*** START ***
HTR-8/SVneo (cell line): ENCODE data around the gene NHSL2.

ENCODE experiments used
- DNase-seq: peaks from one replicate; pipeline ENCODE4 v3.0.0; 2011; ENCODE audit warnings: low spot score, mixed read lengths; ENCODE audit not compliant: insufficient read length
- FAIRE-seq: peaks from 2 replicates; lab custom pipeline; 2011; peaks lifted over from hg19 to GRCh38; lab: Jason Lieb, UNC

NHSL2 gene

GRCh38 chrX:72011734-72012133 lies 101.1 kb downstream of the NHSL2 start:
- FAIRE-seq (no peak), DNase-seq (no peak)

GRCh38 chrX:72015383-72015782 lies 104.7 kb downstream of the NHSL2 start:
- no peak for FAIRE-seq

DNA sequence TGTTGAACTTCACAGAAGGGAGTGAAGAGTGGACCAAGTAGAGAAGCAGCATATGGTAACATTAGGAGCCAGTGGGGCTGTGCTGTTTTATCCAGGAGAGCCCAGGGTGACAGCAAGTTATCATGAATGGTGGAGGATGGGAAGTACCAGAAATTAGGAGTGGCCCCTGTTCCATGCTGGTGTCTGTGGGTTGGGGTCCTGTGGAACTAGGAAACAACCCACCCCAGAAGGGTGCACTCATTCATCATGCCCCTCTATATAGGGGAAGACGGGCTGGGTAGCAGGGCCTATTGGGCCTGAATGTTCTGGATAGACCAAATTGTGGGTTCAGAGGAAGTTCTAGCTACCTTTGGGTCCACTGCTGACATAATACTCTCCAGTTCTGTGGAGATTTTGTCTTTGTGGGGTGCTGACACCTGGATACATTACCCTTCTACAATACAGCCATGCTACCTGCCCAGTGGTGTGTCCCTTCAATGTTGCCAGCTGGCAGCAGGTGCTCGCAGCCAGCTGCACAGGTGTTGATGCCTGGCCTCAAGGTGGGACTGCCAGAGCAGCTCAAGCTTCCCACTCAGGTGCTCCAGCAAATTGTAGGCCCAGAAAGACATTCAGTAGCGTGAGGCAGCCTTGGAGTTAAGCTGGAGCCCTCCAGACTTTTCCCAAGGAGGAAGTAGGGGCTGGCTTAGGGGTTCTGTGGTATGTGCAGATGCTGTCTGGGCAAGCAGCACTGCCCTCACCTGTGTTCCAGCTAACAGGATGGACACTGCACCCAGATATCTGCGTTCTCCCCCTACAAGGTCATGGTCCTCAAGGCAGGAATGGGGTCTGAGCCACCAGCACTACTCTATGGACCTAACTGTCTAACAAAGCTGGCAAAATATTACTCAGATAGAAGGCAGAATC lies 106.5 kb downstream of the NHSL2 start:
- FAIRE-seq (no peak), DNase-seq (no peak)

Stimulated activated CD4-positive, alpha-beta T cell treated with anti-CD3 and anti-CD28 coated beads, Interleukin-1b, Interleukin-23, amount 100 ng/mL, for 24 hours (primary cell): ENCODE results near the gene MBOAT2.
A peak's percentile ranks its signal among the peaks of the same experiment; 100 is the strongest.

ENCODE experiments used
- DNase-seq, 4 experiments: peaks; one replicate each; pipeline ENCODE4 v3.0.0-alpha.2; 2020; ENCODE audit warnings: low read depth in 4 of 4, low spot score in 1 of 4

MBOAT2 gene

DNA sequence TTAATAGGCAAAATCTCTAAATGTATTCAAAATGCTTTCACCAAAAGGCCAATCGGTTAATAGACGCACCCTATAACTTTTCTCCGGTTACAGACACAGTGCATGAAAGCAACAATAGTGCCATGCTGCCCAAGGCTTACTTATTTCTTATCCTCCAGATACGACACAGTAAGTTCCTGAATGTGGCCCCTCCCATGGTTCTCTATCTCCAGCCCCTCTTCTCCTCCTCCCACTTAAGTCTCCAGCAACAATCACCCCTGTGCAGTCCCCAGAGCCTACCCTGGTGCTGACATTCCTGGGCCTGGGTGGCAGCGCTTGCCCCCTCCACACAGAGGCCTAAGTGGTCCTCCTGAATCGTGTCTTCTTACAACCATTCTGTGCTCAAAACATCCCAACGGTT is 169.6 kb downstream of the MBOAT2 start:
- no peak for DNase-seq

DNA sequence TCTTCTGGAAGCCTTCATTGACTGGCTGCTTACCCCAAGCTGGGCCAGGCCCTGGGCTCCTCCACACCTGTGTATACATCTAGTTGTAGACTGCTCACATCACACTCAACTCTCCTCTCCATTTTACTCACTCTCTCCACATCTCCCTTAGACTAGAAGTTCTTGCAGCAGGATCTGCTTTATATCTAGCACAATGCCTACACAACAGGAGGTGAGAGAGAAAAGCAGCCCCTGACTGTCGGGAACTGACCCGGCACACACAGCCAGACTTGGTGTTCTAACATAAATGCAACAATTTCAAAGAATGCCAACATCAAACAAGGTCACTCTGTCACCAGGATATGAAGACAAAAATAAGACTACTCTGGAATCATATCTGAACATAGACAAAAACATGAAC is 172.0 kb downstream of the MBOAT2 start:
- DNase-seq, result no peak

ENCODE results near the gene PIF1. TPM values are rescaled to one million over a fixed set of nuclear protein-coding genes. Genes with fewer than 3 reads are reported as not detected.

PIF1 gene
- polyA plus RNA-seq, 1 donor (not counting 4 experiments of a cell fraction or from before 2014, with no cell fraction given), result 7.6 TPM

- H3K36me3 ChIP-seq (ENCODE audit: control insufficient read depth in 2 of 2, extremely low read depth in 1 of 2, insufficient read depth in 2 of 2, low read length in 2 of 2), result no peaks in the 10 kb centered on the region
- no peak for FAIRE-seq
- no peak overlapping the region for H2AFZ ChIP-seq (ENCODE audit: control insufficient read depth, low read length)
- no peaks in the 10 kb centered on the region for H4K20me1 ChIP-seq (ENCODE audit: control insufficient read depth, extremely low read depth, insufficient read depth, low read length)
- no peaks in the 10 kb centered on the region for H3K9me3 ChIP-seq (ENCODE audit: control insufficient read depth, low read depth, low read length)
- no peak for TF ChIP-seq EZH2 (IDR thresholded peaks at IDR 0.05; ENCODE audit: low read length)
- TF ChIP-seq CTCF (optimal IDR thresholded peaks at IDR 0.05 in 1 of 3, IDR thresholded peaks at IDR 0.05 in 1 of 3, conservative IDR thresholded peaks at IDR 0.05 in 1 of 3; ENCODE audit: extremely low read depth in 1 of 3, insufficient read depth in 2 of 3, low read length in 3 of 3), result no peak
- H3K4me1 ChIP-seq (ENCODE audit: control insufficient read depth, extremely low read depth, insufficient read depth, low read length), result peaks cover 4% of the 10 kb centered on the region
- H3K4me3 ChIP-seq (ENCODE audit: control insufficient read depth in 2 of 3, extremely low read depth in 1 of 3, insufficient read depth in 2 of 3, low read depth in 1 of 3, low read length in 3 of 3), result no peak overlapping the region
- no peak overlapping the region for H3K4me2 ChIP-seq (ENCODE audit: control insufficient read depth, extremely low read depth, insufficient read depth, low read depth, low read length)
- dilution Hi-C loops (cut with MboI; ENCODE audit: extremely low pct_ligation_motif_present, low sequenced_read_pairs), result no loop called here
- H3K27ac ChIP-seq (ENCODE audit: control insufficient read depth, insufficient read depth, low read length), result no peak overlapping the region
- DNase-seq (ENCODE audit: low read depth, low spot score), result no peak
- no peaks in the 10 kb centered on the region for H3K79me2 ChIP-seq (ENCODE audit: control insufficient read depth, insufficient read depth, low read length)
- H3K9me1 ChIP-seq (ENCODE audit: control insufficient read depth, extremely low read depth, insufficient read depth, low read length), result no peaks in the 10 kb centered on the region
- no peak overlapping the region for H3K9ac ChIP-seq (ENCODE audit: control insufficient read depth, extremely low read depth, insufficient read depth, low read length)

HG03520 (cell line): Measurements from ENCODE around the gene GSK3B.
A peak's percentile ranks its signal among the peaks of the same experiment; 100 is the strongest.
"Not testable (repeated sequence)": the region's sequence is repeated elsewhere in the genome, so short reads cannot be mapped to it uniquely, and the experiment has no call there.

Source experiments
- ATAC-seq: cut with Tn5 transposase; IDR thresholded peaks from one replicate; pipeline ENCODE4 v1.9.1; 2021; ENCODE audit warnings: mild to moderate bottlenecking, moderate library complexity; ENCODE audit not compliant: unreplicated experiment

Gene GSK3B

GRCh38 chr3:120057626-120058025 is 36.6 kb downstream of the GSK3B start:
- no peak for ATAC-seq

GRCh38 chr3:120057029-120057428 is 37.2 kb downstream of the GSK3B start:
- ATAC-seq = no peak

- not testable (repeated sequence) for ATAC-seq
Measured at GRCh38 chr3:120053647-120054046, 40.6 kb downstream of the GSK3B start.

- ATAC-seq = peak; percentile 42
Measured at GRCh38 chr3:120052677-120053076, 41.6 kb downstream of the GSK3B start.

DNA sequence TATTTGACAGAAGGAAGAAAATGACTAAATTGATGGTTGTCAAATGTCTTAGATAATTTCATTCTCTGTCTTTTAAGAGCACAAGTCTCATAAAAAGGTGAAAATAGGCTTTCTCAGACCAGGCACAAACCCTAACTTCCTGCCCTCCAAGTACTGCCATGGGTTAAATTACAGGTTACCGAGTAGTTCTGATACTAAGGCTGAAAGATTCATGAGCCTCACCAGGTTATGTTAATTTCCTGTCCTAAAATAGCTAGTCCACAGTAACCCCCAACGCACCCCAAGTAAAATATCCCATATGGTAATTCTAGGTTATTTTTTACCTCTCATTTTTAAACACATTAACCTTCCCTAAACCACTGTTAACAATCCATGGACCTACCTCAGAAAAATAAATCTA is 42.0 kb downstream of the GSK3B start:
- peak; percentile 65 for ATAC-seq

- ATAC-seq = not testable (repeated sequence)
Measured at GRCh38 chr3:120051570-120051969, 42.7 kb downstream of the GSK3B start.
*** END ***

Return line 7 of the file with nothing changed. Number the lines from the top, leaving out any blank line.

- FAIRE-seq (no peak), DNase-seq (no peak)